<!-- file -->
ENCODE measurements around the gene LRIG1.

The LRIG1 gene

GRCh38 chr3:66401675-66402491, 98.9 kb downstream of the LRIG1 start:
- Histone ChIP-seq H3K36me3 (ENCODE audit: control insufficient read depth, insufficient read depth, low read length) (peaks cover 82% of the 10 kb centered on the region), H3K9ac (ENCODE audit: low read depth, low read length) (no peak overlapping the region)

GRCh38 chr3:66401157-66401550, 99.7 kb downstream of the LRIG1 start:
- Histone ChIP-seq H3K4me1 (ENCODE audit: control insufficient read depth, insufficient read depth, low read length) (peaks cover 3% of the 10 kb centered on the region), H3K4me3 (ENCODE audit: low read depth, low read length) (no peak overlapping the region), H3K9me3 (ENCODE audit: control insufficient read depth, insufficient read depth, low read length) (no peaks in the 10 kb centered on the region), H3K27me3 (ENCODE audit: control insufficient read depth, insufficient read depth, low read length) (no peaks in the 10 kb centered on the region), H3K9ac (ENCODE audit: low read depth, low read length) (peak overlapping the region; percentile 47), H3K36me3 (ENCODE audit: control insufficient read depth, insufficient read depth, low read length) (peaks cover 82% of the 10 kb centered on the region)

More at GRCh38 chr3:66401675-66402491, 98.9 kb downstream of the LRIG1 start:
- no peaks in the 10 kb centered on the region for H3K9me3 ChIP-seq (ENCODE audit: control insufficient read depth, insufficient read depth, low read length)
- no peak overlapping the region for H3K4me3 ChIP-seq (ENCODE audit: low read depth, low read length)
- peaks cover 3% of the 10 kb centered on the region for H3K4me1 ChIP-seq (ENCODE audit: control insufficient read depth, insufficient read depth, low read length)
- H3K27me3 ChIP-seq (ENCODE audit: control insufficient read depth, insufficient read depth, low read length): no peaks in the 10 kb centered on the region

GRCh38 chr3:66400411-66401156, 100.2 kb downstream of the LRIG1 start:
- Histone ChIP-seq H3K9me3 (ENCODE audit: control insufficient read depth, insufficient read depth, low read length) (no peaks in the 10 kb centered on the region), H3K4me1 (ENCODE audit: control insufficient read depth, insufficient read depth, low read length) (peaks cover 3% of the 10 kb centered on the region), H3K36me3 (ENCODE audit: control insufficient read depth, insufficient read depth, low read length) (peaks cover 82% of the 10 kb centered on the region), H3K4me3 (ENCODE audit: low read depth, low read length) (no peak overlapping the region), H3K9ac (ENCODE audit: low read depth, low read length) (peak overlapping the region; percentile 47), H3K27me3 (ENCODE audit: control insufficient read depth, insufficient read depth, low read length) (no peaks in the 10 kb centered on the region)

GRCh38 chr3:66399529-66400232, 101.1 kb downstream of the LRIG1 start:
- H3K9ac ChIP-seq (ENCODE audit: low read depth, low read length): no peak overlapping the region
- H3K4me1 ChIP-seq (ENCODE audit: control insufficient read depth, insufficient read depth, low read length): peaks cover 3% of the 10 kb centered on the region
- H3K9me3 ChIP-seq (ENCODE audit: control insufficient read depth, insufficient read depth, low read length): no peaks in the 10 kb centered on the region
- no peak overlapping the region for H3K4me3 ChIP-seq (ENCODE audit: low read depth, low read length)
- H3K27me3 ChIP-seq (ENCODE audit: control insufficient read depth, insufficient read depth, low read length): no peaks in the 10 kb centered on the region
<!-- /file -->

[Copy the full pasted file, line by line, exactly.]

ENCODE measurements around the gene LRIG1.

The LRIG1 gene

GRCh38 chr3:66401675-66402491, 98.9 kb downstream of the LRIG1 start:
- Histone ChIP-seq H3K36me3 (ENCODE audit: control insufficient read depth, insufficient read depth, low read length) (peaks cover 82% of the 10 kb centered on the region), H3K9ac (ENCODE audit: low read depth, low read length) (no peak overlapping the region)

GRCh38 chr3:66401157-66401550, 99.7 kb downstream of the LRIG1 start:
- Histone ChIP-seq H3K4me1 (ENCODE audit: control insufficient read depth, insufficient read depth, low read length) (peaks cover 3% of the 10 kb centered on the region), H3K4me3 (ENCODE audit: low read depth, low read length) (no peak overlapping the region), H3K9me3 (ENCODE audit: control insufficient read depth, insufficient read depth, low read length) (no peaks in the 10 kb centered on the region), H3K27me3 (ENCODE audit: control insufficient read depth, insufficient read depth, low read length) (no peaks in the 10 kb centered on the region), H3K9ac (ENCODE audit: low read depth, low read length) (peak overlapping the region; percentile 47), H3K36me3 (ENCODE audit: control insufficient read depth, insufficient read depth, low read length) (peaks cover 82% of the 10 kb centered on the region)

More at GRCh38 chr3:66401675-66402491, 98.9 kb downstream of the LRIG1 start:
- no peaks in the 10 kb centered on the region for H3K9me3 ChIP-seq (ENCODE audit: control insufficient read depth, insufficient read depth, low read length)
- no peak overlapping the region for H3K4me3 ChIP-seq (ENCODE audit: low read depth, low read length)
- peaks cover 3% of the 10 kb centered on the region for H3K4me1 ChIP-seq (ENCODE audit: control insufficient read depth, insufficient read depth, low read length)
- H3K27me3 ChIP-seq (ENCODE audit: control insufficient read depth, insufficient read depth, low read length): no peaks in the 10 kb centered on the region

GRCh38 chr3:66400411-66401156, 100.2 kb downstream of the LRIG1 start:
- Histone ChIP-seq H3K9me3 (ENCODE audit: control insufficient read depth, insufficient read depth, low read length) (no peaks in the 10 kb centered on the region), H3K4me1 (ENCODE audit: control insufficient read depth, insufficient read depth, low read length) (peaks cover 3% of the 10 kb centered on the region), H3K36me3 (ENCODE audit: control insufficient read depth, insufficient read depth, low read length) (peaks cover 82% of the 10 kb centered on the region), H3K4me3 (ENCODE audit: low read depth, low read length) (no peak overlapping the region), H3K9ac (ENCODE audit: low read depth, low read length) (peak overlapping the region; percentile 47), H3K27me3 (ENCODE audit: control insufficient read depth, insufficient read depth, low read length) (no peaks in the 10 kb centered on the region)

GRCh38 chr3:66399529-66400232, 101.1 kb downstream of the LRIG1 start:
- H3K9ac ChIP-seq (ENCODE audit: low read depth, low read length): no peak overlapping the region
- H3K4me1 ChIP-seq (ENCODE audit: control insufficient read depth, insufficient read depth, low read length): peaks cover 3% of the 10 kb centered on the region
- H3K9me3 ChIP-seq (ENCODE audit: control insufficient read depth, insufficient read depth, low read length): no peaks in the 10 kb centered on the region
- no peak overlapping the region for H3K4me3 ChIP-seq (ENCODE audit: low read depth, low read length)
- H3K27me3 ChIP-seq (ENCODE audit: control insufficient read depth, insufficient read depth, low read length): no peaks in the 10 kb centered on the region